The Law and Order actor is blown away by Shakespeare and Zora Neale Hurston, awed by Quincy Jones and Langston Hughes, and moved by great black history.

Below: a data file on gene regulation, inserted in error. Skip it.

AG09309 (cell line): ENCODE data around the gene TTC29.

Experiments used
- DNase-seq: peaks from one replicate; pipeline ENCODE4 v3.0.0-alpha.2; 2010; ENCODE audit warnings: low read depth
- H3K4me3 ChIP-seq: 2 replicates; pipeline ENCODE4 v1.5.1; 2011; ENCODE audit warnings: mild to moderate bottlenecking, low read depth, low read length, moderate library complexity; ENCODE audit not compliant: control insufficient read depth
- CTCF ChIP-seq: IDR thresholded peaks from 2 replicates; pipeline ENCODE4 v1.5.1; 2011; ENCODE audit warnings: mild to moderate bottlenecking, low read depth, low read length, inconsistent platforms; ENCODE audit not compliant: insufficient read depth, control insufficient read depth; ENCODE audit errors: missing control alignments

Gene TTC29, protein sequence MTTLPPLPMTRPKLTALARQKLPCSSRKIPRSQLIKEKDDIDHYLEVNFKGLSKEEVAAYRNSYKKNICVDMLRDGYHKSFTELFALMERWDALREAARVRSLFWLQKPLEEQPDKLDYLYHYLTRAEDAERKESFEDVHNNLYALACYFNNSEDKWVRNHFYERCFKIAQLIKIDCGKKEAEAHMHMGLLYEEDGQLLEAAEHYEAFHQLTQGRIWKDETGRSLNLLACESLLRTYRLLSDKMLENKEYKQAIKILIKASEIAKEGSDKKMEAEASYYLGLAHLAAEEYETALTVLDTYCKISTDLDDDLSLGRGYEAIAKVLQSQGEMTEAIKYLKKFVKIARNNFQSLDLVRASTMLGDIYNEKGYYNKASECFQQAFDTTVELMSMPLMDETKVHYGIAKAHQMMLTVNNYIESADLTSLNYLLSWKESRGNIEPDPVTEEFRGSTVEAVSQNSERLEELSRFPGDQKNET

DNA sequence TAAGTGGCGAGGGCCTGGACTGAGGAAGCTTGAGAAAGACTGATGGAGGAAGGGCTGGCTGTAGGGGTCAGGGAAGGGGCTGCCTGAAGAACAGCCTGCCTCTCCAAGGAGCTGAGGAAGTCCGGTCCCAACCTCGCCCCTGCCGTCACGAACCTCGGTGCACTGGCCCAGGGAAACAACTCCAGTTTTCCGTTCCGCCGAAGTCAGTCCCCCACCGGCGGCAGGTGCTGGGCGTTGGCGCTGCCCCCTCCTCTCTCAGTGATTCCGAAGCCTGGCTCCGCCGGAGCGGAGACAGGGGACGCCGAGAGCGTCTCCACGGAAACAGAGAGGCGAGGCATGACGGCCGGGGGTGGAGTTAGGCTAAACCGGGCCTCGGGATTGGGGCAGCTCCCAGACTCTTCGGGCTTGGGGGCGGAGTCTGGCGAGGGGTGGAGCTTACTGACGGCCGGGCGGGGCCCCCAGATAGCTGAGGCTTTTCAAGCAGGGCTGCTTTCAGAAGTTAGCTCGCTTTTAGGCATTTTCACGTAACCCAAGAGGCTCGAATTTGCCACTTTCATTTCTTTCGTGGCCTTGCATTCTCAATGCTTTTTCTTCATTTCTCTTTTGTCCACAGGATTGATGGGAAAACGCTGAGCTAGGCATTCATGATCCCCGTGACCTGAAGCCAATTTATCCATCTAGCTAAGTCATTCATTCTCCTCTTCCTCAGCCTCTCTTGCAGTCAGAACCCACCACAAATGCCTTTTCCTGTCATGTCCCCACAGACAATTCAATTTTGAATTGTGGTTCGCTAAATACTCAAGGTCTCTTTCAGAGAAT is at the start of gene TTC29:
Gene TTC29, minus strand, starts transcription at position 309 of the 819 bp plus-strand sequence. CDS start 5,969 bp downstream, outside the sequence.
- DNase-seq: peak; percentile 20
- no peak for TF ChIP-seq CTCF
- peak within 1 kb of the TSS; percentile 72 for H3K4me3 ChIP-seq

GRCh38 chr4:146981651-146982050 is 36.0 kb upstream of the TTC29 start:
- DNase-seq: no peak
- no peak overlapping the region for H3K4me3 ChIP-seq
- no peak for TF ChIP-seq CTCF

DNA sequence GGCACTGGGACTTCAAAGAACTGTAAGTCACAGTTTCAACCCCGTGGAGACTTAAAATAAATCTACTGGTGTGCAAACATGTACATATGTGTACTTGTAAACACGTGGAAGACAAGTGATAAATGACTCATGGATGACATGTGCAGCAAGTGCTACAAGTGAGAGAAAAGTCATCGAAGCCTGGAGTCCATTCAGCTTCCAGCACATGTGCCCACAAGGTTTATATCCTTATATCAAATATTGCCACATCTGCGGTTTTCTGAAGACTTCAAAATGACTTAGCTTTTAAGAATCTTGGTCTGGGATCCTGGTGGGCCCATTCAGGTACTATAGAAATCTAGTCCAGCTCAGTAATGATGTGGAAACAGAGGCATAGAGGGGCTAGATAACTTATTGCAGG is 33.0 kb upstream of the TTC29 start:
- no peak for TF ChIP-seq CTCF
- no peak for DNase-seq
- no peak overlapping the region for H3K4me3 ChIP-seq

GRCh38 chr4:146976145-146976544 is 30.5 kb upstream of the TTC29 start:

As a child, I was fortunate enough to be close to family members who were—and still are—great storytellers. I was a gullible country boy from Rocky Mount, Virginia, and I believed every folktale they told me, no matter how fantastic. I remember one called "The Letter Carrier." In it, small children are warned away from the letter box because that's where the mailman comes, and he's really a slave catcher who finds children and takes them farther down South to sell as slaves. It was our bogeyman story. It was our entertainment. And most important, it was a way to get us to go to bed. But these narratives also fostered a love of reading, writing, and language, and a suspension of disbelief. I'm now taking some of the tall tales, expanding on them, and attaching them to real-life situations—writing my own stories based on the ones I heard back then. Jesse L. Martin appears in the movie version of
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